Does it actually help keep a site more secure to deny all access to WP admin and make changes directly on the FTP only?

Our WP has been hacked twice now. It seems that everyone has a different idea on how to keep WP secure and as a part of the security services we received one of the consultants recommended blocking all admin access.

Fast forward a few months and it's hard to manage guest content because we end of having to do it (guest writers don't know how to use the FTP, also we worry about providing access).

So we have 3 options: - Keep blocked to all - Allow only certain IPs - Open access to all

I'm grateful for any guidance.

  • 2
    Wouldn't it be helpful to try to identify HOW it was hacked first?
    – user36976
    Mar 24, 2014 at 12:38
  • Yes, definitely. According to the consultant, there were vulnerabilities because of old and not updated plug ins, which allowed access to our server. I should have clarified that we have about 12 websites on our server and 2 were compromised.
    – Rae
    Mar 26, 2014 at 9:22
  • WHICH plug-in was it?. Check the link in my answer below I think that was your weakest point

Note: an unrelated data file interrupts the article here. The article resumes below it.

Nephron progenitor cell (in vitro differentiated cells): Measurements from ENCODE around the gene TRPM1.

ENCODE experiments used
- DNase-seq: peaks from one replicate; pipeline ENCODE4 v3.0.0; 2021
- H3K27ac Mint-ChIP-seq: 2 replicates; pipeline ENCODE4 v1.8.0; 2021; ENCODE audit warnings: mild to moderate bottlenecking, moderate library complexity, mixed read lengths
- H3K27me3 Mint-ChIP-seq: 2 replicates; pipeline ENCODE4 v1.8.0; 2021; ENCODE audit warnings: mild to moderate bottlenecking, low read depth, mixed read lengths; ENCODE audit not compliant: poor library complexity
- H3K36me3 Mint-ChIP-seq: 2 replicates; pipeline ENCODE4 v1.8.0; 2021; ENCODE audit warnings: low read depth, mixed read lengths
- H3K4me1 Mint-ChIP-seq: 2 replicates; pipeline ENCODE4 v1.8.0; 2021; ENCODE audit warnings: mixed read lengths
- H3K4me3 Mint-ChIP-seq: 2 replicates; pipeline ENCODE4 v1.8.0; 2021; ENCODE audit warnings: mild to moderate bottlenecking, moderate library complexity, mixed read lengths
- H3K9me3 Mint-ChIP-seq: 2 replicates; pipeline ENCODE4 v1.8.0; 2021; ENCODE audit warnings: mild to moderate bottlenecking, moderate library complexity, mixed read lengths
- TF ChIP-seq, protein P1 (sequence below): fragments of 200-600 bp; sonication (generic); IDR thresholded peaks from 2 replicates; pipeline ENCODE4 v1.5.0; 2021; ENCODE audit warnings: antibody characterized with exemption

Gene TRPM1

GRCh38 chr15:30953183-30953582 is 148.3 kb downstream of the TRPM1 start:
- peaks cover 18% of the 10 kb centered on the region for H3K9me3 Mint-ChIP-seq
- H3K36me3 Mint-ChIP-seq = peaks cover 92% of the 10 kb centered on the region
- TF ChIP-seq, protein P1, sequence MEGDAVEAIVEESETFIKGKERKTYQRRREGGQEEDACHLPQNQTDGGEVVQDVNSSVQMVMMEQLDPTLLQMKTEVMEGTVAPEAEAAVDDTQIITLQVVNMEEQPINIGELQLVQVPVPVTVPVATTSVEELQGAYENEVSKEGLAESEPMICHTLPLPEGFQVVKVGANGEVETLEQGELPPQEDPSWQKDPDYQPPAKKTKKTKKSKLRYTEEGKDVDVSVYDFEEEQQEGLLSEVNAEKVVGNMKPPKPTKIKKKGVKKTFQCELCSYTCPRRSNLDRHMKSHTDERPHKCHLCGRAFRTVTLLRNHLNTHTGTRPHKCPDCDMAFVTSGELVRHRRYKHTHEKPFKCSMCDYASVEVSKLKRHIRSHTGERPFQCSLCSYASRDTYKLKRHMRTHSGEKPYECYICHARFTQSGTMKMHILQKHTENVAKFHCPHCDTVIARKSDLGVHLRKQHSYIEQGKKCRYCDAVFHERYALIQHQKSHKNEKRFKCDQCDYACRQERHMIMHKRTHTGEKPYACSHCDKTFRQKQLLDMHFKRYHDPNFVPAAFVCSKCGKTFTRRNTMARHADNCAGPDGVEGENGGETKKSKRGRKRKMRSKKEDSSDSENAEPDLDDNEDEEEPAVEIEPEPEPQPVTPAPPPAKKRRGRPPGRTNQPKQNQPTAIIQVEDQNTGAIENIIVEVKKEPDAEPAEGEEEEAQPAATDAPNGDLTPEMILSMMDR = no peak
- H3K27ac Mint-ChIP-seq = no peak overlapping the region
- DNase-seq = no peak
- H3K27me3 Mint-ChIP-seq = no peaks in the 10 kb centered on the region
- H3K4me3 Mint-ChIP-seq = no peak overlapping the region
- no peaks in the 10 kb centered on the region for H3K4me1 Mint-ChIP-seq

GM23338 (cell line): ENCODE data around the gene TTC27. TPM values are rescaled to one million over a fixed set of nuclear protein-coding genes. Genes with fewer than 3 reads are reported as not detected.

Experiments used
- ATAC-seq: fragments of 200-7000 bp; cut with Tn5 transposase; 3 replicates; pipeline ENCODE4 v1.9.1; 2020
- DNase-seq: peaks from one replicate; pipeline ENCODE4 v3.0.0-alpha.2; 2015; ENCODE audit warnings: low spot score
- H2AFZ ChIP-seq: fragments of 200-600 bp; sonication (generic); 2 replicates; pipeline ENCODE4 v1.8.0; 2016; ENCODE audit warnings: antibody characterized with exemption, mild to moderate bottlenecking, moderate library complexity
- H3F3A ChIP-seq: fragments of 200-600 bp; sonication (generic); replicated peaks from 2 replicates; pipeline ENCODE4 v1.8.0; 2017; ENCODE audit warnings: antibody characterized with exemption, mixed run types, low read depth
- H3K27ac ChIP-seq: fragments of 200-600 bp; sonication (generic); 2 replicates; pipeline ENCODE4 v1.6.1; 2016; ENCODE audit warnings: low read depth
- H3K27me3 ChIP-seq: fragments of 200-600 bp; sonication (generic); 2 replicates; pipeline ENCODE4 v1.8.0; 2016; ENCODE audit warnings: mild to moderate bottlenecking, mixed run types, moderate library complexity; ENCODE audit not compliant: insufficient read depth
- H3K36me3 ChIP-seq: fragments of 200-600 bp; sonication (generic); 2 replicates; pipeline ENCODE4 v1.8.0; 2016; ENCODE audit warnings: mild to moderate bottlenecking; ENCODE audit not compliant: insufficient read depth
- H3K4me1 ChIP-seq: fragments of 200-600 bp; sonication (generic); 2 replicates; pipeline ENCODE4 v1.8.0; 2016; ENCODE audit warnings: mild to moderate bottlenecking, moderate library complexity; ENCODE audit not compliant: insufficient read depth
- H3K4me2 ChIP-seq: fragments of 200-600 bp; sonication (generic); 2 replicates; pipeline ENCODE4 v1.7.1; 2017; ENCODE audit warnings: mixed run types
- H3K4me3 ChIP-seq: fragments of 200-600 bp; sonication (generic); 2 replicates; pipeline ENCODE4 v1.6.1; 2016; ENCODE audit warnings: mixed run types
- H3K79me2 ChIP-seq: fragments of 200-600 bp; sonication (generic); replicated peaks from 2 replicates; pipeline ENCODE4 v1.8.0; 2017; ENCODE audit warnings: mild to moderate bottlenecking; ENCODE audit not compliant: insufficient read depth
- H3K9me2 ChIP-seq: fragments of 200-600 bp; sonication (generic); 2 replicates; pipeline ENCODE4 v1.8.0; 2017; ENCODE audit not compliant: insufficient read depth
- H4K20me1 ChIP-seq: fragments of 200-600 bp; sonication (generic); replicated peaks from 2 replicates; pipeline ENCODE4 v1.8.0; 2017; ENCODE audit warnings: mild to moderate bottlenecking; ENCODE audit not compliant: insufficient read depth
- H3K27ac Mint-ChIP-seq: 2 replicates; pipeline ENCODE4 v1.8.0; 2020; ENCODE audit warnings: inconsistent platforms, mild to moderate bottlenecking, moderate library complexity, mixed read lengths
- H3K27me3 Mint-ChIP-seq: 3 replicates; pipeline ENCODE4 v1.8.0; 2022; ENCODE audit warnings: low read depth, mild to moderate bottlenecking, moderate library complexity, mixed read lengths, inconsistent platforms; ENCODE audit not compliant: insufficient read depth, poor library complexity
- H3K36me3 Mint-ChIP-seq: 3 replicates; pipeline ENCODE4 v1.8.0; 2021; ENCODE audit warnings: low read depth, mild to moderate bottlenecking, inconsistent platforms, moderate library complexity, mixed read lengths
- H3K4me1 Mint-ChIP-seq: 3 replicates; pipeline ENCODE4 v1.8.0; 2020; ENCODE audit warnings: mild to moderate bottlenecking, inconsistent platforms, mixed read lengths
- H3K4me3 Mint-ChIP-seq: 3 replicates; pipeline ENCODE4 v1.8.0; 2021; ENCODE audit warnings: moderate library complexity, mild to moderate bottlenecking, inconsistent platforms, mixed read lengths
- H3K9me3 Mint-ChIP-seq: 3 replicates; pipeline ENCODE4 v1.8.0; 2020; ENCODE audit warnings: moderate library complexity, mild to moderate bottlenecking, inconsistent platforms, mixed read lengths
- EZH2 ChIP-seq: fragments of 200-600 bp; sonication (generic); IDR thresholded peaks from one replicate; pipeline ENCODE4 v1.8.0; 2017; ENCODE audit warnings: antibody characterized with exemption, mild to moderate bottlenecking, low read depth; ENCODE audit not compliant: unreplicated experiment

– AK_
    Jun 2, 2014 at 22:58

2 Answers 2


As Nick stated, you should really look through your logs and determine how your site was compromised to learn how to best mitigate it moving forward.

I don't believe blocking access to the admin will serve much good, except to inconvenience whoever has the job of maintaining it. I would hope the password was not guessed, and installing a plugin like All In One WP Security will mitigate brute force attacks.

If I had to hedge a bet I would guess (without any further details to what you've listed above) that either a vulnerability with your website was exploited (ie Timthumb vulnerability) or you have a security hole on the server that hosts the machine.

If you do limit admin access to local connections only you still may not mitigate the attack. Ask your security consultant to find the cause of the breach, and then work towards patching.

  • Thanks for your answer! The consultant says that the vulnerability was from using old plug ins and not updating WP. One of the main issues is that it's a fairly complex site and every time we update plugins some elements don't work right. I will check that the timthumb has been deleted and maybe invest some time or money in updating the site. I'll also add a security plugin if the consultant hasn't already. And also maybe consider hosting it on a different server if we can't secure it as to prevent it from inviting problems into our server's other sites. And reopen admin access, 10x :)
    – Rae
    Mar 26, 2014 at 9:34

If you use a plug-in called All in One SEO it probably was the weakest point. Here is an article about its latest security flaw.

General rules:

  1. Use a safe browser (With XSS protection)
  2. Protect your /wp-admin (guide)
  3. Keep up-to-date.

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